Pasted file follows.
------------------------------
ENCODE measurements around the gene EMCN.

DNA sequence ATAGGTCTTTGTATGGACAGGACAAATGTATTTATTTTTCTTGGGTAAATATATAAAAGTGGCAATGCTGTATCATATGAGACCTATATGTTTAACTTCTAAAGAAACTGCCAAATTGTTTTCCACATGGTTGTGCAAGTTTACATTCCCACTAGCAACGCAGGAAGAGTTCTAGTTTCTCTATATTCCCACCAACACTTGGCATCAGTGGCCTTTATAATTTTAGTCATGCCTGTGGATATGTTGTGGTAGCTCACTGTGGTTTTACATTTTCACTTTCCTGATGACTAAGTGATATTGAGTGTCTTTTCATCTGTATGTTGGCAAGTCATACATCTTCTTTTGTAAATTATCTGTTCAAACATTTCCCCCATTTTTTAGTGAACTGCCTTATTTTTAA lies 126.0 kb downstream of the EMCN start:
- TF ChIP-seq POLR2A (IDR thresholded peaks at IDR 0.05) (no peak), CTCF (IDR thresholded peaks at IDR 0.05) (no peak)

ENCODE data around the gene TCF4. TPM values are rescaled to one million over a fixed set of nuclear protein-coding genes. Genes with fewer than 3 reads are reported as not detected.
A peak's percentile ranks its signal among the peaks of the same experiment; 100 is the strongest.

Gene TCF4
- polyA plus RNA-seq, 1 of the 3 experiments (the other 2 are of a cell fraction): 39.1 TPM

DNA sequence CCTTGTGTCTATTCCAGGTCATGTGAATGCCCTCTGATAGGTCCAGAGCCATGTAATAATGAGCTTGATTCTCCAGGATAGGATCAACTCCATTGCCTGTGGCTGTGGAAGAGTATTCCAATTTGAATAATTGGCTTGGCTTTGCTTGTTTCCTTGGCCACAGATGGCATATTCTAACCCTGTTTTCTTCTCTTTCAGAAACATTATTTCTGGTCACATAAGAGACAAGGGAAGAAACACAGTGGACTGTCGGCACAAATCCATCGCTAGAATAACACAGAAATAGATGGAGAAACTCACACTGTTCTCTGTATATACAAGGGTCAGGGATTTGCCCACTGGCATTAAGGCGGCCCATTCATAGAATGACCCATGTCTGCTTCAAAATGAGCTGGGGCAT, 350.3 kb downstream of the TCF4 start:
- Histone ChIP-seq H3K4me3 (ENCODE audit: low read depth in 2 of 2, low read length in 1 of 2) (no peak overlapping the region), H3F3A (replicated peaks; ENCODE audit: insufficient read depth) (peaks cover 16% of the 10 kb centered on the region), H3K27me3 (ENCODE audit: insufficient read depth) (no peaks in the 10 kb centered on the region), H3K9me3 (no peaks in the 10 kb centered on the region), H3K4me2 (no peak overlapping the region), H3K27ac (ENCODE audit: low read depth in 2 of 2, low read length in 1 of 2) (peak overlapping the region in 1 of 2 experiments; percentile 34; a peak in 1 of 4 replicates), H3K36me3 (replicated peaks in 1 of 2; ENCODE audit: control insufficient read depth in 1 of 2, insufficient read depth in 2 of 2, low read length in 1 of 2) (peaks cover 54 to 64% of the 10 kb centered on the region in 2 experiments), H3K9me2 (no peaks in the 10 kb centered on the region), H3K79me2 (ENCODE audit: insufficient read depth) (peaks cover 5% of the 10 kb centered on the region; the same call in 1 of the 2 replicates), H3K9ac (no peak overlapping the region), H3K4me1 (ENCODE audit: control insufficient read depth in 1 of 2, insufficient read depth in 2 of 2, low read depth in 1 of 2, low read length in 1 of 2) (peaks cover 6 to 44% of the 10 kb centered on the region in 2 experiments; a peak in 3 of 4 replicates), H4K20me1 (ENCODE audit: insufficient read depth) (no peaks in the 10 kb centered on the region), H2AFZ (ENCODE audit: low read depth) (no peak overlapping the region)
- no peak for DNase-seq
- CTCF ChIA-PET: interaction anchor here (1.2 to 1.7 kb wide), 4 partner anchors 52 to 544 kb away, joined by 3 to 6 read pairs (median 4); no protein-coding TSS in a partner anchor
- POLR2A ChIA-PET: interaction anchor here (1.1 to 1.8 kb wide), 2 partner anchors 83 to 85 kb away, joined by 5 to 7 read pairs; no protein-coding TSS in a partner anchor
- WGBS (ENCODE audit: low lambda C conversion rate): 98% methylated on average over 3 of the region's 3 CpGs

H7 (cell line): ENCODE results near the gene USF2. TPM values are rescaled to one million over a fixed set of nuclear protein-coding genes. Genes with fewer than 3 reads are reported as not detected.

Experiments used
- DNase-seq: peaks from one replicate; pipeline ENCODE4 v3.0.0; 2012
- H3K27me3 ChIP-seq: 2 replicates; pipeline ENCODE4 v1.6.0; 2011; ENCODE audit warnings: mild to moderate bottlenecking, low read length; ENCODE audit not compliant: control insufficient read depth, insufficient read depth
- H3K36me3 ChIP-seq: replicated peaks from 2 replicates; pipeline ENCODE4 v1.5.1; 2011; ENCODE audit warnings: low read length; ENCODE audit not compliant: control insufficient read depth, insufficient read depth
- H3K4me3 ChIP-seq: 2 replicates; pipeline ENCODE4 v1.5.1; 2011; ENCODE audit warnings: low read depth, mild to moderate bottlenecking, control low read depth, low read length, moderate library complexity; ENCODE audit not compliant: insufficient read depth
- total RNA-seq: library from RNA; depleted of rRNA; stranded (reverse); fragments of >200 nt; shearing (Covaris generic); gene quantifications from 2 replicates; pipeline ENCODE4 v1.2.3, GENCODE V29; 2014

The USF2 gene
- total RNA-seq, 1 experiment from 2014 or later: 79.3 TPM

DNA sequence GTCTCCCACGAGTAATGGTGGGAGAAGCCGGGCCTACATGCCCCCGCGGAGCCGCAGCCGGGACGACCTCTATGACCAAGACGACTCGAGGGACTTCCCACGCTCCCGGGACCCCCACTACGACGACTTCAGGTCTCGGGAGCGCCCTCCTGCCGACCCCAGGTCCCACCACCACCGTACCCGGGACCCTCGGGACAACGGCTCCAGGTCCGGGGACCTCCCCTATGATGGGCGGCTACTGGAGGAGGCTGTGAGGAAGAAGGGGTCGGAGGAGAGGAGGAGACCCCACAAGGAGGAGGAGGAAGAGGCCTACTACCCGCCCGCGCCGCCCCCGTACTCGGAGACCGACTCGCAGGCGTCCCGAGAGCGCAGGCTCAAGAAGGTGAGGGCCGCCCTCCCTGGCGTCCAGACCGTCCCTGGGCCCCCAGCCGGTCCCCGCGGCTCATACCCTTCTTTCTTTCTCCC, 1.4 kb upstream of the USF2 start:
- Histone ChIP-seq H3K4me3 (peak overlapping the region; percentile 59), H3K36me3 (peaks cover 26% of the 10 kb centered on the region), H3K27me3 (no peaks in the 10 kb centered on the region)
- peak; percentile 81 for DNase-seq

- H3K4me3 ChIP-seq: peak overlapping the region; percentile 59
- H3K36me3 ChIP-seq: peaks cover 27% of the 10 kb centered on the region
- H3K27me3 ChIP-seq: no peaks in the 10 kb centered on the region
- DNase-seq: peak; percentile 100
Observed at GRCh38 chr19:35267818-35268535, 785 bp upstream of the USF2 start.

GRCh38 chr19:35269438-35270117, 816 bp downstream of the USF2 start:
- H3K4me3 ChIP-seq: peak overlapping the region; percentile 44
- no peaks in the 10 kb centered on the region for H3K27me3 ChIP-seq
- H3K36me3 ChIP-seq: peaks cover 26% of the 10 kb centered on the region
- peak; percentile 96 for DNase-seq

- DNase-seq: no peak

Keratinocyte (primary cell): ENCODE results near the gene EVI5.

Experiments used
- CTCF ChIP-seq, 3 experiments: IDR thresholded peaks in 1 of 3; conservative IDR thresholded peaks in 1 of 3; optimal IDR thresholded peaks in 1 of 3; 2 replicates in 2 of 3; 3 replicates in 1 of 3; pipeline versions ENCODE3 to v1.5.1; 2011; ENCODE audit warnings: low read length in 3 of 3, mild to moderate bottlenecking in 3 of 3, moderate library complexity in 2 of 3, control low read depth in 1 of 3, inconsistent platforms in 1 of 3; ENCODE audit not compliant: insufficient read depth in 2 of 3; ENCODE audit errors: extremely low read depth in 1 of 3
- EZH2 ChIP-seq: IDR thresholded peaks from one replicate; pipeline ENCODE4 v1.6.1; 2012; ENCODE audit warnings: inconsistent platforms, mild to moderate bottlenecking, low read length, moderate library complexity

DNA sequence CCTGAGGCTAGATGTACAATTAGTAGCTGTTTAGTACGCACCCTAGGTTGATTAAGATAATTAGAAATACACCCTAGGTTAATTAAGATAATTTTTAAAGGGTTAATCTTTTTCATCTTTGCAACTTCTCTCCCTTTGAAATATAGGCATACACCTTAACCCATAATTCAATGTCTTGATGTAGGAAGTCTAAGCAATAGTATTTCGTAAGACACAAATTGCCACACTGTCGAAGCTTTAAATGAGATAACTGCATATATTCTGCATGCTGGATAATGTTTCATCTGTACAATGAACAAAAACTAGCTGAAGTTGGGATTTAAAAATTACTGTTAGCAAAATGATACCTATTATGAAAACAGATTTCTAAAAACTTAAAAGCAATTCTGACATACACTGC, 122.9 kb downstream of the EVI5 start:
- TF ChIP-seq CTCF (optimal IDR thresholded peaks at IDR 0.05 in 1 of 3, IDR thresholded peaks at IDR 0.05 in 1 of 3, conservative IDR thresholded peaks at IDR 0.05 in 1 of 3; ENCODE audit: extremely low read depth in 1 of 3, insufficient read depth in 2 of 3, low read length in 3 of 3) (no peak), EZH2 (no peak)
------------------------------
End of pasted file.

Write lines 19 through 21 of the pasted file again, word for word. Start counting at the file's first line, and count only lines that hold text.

- H3K4me3 ChIP-seq: 2 replicates; pipeline ENCODE4 v1.5.1; 2011; ENCODE audit warnings: low read depth, mild to moderate bottlenecking, control low read depth, low read length, moderate library complexity; ENCODE audit not compliant: insufficient read depth
- total RNA-seq: library from RNA; depleted of rRNA; stranded (reverse); fragments of >200 nt; shearing (Covaris generic); gene quantifications from 2 replicates; pipeline ENCODE4 v1.2.3, GENCODE V29; 2014

The USF2 gene